Early fall is often the nicest time for hiking. I often joke with my hiking companions about those who don’t take advantage of the outdoors, they find winter too cold, spring too wet, and summer too hot. There are three ideal weeks in our Vancouver Island year that are perfect for heading outdoors, when spring is converting to summer and summer converting to fall, there are about 9 days at each change that are perfect for hiking! This past weekend must have been that weekend!
Total Horizontal Distance: 21.3 km
Total Time: 7 hours 30 minutes
Elevation Gain: 873 m
Starting Elevation: 1060 m
Max Elevation: 1269 m
Earlier this year I made late spring trip into the Beaufort Range to visit Mt. Joan. On that trip we ended up making a winter ascent to the summit of Mt. Joan, where we were promptly socked in. Saturday, August 30th the Island Mountain Ramblers made an attempt to traverse the three peaks in this small range of mountains: Mt. Curran, Mt Squarehead and Mt. Joan. The forecast called for 2 mm of rain and light winds. Although the conditions looked a little miserable on our approach, it made for excellent hiking conditions.
Taken from Squarehead, looking back on Mt. Curran and the ridge we ascended (right in photo)
March Break, 2014 marked our trip to Flores’ Wild Side Trail, was exactly as the name suggests wild. We started our trip on Saturday morning from the First Street dock. The passenger ferry was bumpy trip, the seas were not smooth, easily swelling 5′ in the highest places and the driving rain. Regardless the captain brought to Ahousaht Village, safe and sound. Tara, from the Wild Side Trail management team, met us at the dock and escorted us through the village to the office where we recorded our itinerary and paid our trail fee.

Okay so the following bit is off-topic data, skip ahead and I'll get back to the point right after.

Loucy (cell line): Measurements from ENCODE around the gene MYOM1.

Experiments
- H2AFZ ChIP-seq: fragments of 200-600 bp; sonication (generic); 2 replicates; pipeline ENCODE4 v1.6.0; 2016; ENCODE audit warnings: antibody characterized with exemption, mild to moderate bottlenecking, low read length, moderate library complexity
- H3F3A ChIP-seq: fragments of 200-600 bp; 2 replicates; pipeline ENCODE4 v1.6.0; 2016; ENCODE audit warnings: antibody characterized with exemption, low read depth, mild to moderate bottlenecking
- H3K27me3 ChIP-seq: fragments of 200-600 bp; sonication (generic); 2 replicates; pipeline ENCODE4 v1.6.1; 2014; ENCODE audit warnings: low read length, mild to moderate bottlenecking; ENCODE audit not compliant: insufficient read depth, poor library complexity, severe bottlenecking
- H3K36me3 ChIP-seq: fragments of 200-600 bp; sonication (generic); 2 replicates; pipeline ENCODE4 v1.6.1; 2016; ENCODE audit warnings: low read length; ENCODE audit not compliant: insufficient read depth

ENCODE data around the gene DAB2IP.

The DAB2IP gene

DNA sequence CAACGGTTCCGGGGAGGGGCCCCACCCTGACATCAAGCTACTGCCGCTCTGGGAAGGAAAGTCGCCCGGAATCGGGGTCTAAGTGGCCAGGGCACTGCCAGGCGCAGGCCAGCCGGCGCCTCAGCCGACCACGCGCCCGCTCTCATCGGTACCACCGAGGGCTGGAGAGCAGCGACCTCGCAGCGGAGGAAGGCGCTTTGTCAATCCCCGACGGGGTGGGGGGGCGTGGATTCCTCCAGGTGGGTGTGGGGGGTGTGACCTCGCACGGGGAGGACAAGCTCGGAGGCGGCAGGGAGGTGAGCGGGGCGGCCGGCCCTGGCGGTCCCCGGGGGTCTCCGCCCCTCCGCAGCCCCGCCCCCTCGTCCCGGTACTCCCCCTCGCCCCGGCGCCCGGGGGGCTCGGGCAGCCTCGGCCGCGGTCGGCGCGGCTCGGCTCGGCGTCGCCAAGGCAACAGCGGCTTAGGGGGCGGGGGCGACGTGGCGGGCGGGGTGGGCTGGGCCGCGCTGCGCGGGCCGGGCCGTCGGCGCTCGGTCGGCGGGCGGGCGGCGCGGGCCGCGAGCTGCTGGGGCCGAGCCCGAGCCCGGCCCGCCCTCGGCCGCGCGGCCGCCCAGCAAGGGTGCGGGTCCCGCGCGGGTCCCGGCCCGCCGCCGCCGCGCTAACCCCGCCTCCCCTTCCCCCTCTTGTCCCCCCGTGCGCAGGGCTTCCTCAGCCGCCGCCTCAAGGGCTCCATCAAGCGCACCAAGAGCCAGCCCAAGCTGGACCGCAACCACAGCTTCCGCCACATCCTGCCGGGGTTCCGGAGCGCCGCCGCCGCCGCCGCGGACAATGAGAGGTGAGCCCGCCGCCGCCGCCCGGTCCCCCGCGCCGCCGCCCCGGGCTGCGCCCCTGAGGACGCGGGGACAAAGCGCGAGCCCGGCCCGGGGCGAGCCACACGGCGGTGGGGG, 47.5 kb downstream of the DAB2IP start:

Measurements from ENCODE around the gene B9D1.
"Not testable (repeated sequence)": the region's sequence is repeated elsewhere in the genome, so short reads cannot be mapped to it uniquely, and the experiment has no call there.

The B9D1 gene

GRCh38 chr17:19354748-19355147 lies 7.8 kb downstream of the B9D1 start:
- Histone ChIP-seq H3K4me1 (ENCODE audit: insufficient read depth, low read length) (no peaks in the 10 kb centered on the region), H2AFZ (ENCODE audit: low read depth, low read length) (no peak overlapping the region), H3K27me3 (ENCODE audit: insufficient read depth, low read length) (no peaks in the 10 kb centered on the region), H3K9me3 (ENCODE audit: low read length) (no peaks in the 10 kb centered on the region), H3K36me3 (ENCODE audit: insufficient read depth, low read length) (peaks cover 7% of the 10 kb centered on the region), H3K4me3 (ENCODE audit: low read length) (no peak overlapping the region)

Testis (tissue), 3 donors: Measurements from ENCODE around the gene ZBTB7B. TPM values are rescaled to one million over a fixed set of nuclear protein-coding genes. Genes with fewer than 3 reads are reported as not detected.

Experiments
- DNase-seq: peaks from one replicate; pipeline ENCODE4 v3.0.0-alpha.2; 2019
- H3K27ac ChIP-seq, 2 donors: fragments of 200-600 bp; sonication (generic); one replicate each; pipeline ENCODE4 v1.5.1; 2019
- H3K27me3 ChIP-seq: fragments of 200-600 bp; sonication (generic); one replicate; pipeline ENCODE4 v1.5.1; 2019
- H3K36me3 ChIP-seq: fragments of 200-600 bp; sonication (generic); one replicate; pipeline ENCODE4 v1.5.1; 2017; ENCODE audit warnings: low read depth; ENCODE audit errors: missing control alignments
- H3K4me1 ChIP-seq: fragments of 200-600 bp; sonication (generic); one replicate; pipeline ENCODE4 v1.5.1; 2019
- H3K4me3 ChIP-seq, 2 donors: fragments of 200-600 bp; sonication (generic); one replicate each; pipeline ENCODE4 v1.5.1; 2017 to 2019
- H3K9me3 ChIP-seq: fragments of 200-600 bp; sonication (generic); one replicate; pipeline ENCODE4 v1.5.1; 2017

taken on the trip out, hence the nice looking sky
Our intent was to hike the whole trail from the village to Cow Bay, mother nature demanded other plans. By the time we reached the first river the tide was high and we needed to take the inland route to the bridge. The trail for the bypass was rough, mostly because of the amount of water, sections were entirely puddles. By the time we made the full bypass both Michael and I had soaked boots. At this point the rain let up slightly to a light drizzle and we took a quick break to enjoy the foggy view and take stock of our wetness. It is at this point we made the decision to seek out the emergency shelter (AKA Don Macdonald’s Cabin).
they smell even worse!
Fortune would have it that the walks along side the cabin, taking no effort to locate. We made our home for two nights at the cabin, using it as a home base for cooking, sleeping and excursions. The first day we ventured to reach Cow Bay but the water on the trails for the headlands slowed our progress so much that we feared not being able to return to the cabin if we continued across the final headland. However, the next day the conditions were much better and most of the water on the trails drained off and progress through headlands was significantly easier. Throughout the day the wild Pacific raged onto the shore, rollers as high as 10′ were evident on the not too distant rocks and close to shore. Making it to Cow Bay was easy but we failed to find the route to Mt. Flores and truthfully it was bathed in fog and cloud and the promise of no view at all (because it is treed at the top) was not enticing us to look as hard as we may have.
It wasn’t until after dinner on the second night that the first signs of something other than rain became visible, at first just a single blue patch of sky and later a beautiful sunset combined with low tides permitted us a late evening walk on the beach and ample time to explore an islet that is normally cut off from the beach.